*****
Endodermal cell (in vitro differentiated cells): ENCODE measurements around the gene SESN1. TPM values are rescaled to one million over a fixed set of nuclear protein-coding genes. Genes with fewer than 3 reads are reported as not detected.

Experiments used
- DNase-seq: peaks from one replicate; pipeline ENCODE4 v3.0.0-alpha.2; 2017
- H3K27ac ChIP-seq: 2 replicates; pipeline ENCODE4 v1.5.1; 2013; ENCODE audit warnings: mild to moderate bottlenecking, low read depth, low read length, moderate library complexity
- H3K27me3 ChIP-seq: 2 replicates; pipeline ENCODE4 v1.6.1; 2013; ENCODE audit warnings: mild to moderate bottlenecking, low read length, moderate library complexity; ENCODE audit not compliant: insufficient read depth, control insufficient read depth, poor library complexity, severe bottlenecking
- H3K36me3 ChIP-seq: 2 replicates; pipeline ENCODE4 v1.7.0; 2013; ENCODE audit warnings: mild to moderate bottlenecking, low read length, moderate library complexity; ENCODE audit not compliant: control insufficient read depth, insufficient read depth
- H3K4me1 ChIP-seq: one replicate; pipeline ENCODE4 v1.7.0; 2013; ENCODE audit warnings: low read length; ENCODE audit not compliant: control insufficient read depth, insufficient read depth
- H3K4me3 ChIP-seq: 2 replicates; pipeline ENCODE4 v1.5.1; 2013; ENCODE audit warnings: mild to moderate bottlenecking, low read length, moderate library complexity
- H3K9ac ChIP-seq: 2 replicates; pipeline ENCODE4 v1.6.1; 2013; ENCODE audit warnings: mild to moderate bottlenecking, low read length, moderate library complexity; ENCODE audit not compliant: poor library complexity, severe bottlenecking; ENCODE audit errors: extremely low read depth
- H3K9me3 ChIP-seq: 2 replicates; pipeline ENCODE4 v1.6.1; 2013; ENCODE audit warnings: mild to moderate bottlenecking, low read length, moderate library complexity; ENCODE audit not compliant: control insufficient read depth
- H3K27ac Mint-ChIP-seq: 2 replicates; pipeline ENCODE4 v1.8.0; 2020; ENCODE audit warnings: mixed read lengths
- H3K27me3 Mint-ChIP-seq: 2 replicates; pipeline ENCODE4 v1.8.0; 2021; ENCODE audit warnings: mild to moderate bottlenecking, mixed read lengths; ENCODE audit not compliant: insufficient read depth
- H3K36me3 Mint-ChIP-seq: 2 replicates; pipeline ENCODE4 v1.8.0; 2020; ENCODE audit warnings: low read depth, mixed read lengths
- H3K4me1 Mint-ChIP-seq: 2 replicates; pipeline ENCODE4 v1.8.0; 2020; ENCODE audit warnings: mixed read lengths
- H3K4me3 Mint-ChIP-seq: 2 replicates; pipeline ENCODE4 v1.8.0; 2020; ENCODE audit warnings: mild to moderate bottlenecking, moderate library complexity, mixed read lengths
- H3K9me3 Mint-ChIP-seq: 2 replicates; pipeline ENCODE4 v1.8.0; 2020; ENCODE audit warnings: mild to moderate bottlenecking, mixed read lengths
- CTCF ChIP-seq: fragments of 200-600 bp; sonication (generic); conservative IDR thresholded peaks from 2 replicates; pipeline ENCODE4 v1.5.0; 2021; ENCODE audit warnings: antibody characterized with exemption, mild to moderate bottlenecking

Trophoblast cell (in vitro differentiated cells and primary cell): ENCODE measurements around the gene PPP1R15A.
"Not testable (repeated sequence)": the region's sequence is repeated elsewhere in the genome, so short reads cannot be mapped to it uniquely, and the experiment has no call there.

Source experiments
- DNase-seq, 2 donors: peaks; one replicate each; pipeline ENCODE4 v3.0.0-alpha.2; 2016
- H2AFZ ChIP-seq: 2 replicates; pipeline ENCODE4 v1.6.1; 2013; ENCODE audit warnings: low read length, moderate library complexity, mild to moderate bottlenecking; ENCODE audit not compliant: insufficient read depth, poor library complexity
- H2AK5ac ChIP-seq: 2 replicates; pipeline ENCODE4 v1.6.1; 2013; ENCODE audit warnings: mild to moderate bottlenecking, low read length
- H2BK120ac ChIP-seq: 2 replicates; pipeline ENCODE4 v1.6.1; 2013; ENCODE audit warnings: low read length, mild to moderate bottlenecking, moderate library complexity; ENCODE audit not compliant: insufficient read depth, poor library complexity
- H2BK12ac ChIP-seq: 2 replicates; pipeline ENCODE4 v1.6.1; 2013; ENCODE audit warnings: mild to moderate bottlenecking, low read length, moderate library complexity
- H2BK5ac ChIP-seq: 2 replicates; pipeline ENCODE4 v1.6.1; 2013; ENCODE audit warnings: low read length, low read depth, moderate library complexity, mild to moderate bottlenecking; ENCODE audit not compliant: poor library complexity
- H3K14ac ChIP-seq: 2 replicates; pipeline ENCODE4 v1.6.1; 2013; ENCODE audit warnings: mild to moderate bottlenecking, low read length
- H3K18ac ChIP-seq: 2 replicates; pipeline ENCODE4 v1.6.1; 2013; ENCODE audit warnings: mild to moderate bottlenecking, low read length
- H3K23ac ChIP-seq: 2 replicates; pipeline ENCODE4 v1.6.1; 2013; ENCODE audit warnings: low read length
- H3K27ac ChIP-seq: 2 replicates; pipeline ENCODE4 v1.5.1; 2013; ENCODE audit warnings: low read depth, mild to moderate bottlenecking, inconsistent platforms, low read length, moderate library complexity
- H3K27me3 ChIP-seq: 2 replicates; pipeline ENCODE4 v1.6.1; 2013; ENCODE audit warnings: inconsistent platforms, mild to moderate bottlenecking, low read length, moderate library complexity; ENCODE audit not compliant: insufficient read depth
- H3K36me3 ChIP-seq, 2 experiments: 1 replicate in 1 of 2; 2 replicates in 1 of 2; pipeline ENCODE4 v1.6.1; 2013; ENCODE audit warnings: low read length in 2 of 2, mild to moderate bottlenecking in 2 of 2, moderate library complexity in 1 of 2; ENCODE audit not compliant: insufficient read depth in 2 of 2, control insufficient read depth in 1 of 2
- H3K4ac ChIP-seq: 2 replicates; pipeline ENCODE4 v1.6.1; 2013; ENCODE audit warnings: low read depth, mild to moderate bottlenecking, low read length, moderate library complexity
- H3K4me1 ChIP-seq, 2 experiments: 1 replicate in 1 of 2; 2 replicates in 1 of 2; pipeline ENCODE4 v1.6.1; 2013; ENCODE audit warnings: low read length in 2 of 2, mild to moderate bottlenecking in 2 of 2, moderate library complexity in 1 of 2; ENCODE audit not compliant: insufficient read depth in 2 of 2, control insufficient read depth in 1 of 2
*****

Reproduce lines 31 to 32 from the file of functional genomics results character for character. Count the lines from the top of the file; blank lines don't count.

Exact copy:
- H3K27me3 ChIP-seq: 2 replicates; pipeline ENCODE4 v1.6.1; 2013; ENCODE audit warnings: inconsistent platforms, mild to moderate bottlenecking, low read length, moderate library complexity; ENCODE audit not compliant: insufficient read depth
- H3K36me3 ChIP-seq, 2 experiments: 1 replicate in 1 of 2; 2 replicates in 1 of 2; pipeline ENCODE4 v1.6.1; 2013; ENCODE audit warnings: low read length in 2 of 2, mild to moderate bottlenecking in 2 of 2, moderate library complexity in 1 of 2; ENCODE audit not compliant: insufficient read depth in 2 of 2, control insufficient read depth in 1 of 2